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on 27 November 2016
Great golden oldie. Trevor Howard is particularly good in this one - the part seems to have been written with him in mind. Excellent sound and picture. Well worth a watch if you are a fan of 50's b/w's.
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on 4 October 2010
This is a fast-paced, engrossing story with great performances from the entire cast, and including fascinating exterior shooting. But, as has been noted by several reviewers, this DVD transfer is disappointing. It is not the vintage of the film, one suspects, but a problem with the production of the item - there is considerable image instability that leaves you wondering whether the thing is about to freeze at any moment.
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VINE VOICEon 18 August 2016
THis is a great film. IT takes a while to build up but once it starts the tension builds steadily to a thrilling climax. that has the most blase' viewer sweating it out on the edge of the chair.

The story builds with all sorts of agencies chasing the fugitives. Very clever indeed.
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on 23 August 2013
Technically this item is a bit of a mess: the picture is jumpy and patchy, and the sound level is very low, but the story is strong enough hold the attention. Trevor Howard plays an ex-secret service agent who takes a job cataloguing a butterfly collection and gets involved in a murder plot. The other leading players are Jean Simmons and Barry Jones (you may remember him as the mad scientist who threatens to blow up the centre of London in Seven Days To Noon). Four stars for the film, two stars for the DVD.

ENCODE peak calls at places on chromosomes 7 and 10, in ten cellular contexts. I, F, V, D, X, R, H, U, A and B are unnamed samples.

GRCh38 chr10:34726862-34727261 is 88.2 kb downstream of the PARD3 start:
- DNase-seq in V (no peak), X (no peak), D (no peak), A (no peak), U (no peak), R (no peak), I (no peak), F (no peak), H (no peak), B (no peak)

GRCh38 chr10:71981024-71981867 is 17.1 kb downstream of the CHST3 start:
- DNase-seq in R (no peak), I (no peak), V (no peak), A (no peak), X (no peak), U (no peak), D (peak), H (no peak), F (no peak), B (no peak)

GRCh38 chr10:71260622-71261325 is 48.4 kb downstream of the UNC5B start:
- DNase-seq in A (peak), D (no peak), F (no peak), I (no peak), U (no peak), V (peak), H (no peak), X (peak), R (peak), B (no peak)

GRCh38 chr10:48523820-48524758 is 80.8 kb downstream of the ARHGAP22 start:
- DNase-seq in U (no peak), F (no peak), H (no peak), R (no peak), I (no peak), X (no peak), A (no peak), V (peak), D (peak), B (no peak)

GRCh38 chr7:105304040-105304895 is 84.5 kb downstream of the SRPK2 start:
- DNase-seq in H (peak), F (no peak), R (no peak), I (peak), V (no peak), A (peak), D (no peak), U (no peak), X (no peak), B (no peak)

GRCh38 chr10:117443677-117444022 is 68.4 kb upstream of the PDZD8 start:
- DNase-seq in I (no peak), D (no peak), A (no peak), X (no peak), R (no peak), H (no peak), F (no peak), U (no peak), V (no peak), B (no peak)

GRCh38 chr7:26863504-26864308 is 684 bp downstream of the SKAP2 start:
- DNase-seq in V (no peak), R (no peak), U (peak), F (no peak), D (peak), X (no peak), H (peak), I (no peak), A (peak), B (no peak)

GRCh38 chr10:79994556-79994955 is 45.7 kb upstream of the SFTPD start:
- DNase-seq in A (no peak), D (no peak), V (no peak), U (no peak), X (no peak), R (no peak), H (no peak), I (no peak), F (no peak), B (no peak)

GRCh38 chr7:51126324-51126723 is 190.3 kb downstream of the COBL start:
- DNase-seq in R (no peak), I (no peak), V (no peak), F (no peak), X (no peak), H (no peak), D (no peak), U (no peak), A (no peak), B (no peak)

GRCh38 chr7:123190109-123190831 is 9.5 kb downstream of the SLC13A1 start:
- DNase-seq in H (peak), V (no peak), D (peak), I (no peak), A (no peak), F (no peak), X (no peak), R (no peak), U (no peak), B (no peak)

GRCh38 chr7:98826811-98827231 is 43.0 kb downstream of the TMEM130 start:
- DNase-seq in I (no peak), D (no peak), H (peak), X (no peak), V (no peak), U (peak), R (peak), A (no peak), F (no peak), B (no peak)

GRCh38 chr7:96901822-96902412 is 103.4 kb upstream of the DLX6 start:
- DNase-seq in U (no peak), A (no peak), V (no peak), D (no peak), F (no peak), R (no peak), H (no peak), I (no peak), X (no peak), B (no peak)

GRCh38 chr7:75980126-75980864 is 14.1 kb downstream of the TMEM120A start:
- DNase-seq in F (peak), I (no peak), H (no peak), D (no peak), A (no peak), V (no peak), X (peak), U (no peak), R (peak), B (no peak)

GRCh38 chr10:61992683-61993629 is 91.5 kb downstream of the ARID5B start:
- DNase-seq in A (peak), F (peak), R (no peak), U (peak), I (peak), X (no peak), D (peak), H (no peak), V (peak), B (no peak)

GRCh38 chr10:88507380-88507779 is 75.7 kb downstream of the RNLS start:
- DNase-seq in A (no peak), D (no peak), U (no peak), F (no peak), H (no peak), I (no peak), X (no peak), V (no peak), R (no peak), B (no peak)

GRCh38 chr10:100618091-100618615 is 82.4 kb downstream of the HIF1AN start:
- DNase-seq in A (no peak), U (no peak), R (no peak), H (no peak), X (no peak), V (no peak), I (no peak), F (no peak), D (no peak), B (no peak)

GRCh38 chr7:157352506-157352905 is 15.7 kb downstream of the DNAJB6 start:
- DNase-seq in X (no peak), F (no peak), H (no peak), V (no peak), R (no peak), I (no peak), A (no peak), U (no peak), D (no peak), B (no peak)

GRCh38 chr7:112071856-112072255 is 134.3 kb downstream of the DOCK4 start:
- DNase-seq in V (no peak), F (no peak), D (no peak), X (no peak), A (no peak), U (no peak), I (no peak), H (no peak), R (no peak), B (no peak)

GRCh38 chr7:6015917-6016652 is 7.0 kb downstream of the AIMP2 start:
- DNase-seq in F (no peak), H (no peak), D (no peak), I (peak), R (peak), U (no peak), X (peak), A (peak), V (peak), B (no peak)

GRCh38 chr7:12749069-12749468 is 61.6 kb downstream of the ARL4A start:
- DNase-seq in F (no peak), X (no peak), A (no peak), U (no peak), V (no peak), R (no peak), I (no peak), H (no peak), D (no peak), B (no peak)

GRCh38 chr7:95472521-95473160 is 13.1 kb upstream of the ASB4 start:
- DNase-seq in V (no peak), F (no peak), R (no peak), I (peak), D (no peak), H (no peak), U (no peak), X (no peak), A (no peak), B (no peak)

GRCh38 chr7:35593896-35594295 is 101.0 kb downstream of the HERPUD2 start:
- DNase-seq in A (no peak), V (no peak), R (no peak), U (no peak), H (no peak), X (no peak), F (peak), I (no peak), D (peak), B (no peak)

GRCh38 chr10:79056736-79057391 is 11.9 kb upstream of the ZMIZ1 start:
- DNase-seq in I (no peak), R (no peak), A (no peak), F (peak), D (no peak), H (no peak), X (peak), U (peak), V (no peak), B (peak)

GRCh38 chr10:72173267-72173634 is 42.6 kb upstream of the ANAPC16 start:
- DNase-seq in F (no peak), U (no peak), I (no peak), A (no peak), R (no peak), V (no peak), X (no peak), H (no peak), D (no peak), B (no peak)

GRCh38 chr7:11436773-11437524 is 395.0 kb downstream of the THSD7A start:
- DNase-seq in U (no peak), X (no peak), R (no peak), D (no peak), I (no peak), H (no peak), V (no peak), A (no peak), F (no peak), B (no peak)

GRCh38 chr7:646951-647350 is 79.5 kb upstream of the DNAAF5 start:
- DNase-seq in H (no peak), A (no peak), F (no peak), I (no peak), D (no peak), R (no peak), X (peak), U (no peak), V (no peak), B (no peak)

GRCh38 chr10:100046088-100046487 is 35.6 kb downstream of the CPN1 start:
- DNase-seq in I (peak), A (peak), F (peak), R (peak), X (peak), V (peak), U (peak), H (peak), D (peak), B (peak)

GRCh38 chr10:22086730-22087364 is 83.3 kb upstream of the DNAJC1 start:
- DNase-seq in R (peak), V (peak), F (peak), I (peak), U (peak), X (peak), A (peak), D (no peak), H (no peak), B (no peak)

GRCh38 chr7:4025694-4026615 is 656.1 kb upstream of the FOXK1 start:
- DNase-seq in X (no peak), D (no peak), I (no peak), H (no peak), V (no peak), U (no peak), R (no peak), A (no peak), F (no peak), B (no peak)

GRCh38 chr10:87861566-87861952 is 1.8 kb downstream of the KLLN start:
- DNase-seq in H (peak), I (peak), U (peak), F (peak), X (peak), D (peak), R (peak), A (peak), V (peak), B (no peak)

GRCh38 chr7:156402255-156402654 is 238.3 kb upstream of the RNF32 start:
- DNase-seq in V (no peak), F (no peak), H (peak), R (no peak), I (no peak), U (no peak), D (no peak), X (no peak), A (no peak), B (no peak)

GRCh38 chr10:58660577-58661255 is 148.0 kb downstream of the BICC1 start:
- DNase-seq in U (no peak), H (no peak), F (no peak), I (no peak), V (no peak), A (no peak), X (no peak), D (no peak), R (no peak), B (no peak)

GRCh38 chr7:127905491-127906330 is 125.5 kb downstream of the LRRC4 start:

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on 30 November 2014
I agree with several other comments on this film. Yes, it is an interesting snapshot of the period with some stunning shots of London, Newcastle and Liverpool and both leads are excellent. It does have some resemblance to 'The 39 Steps' and it has some tense moments but director Thomas is no Hitchcock and the plotting leaves something to be desired. However, the real problem lies with the quality of the print which is amongst the worst I have seen from a reputable supplier. I also think that Eureka should refund money or at least put a sticker on the cover saying that this is the best possible print available.........if indeed it is.
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VINE VOICEon 24 November 2013
I love this film. Trevor Howard shows he really can act and the story has a wonderful twist at the end. A great British thriller from an era when we really knew how to make them.

A film to watch again and again.
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on 11 June 2016
Fine thriller with excellent cast. Make sure you get the DVD with release date 2010 and the yellow cover. It has a length of 90 minutes and is 9 minutes longer than the DVD released in 2008 with the black cover. I found the print quality to be more than watchable. It's not perfect. But don't be discouraged from buying the DVD. The clouded yellow by the way refers to a type of butterfly.